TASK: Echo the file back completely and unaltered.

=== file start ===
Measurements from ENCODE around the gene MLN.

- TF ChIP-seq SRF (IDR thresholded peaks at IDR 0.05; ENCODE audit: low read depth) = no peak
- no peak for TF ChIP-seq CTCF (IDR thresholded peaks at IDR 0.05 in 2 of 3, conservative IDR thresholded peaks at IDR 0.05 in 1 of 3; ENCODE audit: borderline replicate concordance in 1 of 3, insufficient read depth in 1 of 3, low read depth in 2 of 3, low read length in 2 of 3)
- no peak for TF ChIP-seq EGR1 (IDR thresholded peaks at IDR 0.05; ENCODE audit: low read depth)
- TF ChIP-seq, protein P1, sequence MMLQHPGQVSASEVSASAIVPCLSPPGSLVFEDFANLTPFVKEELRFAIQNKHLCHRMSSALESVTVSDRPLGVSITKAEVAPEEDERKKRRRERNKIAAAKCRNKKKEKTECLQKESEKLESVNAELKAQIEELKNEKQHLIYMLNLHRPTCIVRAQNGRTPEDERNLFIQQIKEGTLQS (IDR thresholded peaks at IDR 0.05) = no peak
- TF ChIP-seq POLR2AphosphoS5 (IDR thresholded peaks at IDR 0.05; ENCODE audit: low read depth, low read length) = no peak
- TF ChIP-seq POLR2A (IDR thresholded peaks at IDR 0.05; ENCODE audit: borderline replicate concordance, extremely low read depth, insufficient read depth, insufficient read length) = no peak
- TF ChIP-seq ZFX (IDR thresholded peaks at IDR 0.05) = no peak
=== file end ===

Measurements from ENCODE around the gene MLN.

- TF ChIP-seq SRF (IDR thresholded peaks at IDR 0.05; ENCODE audit: low read depth) = no peak
- no peak for TF ChIP-seq CTCF (IDR thresholded peaks at IDR 0.05 in 2 of 3, conservative IDR thresholded peaks at IDR 0.05 in 1 of 3; ENCODE audit: borderline replicate concordance in 1 of 3, insufficient read depth in 1 of 3, low read depth in 2 of 3, low read length in 2 of 3)
- no peak for TF ChIP-seq EGR1 (IDR thresholded peaks at IDR 0.05; ENCODE audit: low read depth)
- TF ChIP-seq, protein P1, sequence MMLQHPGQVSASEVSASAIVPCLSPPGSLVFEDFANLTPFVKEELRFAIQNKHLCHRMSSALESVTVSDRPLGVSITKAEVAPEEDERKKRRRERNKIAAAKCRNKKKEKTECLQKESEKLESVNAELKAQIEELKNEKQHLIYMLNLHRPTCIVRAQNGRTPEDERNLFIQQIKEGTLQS (IDR thresholded peaks at IDR 0.05) = no peak
- TF ChIP-seq POLR2AphosphoS5 (IDR thresholded peaks at IDR 0.05; ENCODE audit: low read depth, low read length) = no peak
- TF ChIP-seq POLR2A (IDR thresholded peaks at IDR 0.05; ENCODE audit: borderline replicate concordance, extremely low read depth, insufficient read depth, insufficient read length) = no peak
- TF ChIP-seq ZFX (IDR thresholded peaks at IDR 0.05) = no peak